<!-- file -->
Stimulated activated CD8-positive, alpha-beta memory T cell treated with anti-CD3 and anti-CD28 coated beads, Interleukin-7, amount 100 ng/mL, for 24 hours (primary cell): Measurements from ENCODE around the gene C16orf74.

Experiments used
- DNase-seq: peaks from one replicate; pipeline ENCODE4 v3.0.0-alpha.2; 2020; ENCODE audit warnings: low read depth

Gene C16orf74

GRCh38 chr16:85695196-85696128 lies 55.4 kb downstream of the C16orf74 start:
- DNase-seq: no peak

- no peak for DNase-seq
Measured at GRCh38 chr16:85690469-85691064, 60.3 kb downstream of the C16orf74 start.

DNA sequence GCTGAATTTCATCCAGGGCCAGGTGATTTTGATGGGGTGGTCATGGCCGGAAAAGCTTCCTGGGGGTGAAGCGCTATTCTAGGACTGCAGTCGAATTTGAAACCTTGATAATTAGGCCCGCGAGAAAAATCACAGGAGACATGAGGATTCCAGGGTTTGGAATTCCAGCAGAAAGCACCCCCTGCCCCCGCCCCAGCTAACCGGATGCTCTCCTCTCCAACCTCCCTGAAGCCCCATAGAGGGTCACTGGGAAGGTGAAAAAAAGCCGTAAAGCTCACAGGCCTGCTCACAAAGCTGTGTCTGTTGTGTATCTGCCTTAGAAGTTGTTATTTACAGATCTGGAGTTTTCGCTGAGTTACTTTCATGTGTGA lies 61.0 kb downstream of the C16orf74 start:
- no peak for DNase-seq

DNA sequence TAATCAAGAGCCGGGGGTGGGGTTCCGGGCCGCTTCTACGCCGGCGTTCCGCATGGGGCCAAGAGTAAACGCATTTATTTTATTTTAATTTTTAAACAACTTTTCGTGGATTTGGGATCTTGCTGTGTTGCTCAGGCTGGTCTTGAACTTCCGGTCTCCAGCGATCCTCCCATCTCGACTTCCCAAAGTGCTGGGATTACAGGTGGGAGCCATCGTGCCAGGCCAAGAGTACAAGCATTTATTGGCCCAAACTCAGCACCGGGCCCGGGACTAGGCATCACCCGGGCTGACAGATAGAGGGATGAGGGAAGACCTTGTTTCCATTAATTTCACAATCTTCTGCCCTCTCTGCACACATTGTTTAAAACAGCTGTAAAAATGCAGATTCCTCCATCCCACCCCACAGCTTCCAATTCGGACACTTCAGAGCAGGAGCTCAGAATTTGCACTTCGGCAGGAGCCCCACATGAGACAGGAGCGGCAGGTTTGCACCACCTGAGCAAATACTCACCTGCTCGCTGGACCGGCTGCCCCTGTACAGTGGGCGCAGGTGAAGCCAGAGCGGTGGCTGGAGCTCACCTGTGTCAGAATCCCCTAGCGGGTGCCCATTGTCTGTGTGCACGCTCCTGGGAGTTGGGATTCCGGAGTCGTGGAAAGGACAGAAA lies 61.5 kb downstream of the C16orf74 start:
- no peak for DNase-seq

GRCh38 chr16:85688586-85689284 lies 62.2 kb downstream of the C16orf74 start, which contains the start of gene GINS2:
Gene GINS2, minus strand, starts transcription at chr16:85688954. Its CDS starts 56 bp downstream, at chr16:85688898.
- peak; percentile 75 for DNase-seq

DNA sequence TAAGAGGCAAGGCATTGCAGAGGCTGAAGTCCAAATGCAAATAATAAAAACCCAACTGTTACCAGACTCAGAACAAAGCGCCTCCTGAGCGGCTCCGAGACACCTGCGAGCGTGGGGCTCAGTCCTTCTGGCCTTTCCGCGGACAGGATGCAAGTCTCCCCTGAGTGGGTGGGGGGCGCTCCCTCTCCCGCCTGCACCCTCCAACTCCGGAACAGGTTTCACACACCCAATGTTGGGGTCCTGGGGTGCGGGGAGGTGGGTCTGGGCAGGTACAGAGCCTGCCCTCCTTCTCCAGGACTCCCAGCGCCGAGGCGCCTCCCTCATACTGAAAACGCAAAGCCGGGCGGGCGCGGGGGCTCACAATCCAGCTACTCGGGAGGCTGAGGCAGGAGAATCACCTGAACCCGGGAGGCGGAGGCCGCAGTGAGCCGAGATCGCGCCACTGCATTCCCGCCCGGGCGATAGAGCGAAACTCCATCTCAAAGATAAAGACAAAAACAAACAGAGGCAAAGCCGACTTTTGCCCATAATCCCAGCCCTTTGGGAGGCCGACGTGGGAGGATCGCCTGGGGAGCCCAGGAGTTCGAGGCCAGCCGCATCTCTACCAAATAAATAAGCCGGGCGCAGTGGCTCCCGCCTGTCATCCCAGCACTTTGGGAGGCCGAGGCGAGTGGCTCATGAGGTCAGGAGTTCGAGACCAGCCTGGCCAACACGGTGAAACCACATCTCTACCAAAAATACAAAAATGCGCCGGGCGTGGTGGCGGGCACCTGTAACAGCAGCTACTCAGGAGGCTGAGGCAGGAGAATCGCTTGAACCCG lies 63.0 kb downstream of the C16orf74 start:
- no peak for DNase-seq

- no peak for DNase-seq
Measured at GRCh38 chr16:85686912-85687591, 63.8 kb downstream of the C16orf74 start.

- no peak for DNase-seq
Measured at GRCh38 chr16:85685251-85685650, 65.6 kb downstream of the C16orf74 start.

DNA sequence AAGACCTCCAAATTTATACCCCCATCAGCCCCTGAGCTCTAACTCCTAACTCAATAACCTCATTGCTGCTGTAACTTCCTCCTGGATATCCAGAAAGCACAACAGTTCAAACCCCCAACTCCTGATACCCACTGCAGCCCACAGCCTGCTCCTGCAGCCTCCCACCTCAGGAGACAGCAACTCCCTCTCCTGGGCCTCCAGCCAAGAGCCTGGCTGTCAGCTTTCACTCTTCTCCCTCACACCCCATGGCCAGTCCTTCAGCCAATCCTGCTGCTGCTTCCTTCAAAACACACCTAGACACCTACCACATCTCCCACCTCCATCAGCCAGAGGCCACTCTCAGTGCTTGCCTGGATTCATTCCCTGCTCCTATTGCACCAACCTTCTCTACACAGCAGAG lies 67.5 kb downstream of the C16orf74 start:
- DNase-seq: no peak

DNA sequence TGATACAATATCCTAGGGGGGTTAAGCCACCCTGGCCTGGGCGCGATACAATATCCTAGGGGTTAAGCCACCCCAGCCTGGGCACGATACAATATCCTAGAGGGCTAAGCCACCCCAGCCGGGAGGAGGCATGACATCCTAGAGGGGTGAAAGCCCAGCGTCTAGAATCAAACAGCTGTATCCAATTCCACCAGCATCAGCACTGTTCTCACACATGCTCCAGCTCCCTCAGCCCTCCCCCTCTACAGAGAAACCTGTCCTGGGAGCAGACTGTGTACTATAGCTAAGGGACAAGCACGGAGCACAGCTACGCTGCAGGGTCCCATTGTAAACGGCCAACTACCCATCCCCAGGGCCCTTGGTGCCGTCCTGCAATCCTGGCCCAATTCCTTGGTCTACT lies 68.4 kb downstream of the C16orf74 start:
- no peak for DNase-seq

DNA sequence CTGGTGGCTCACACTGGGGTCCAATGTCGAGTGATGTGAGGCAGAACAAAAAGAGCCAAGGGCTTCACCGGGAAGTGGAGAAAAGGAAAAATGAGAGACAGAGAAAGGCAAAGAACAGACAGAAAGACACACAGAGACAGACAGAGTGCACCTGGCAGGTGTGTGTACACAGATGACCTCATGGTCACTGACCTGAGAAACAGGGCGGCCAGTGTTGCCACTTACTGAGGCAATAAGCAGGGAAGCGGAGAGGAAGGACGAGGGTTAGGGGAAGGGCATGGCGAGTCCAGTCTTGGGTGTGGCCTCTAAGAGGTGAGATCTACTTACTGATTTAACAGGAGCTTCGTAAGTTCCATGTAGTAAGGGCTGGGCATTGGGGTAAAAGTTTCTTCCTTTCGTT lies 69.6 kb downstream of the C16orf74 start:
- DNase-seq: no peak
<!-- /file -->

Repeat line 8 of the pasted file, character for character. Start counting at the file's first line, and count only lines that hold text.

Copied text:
Measured at GRCh38 chr16:85690469-85691064, 60.3 kb downstream of the C16orf74 start.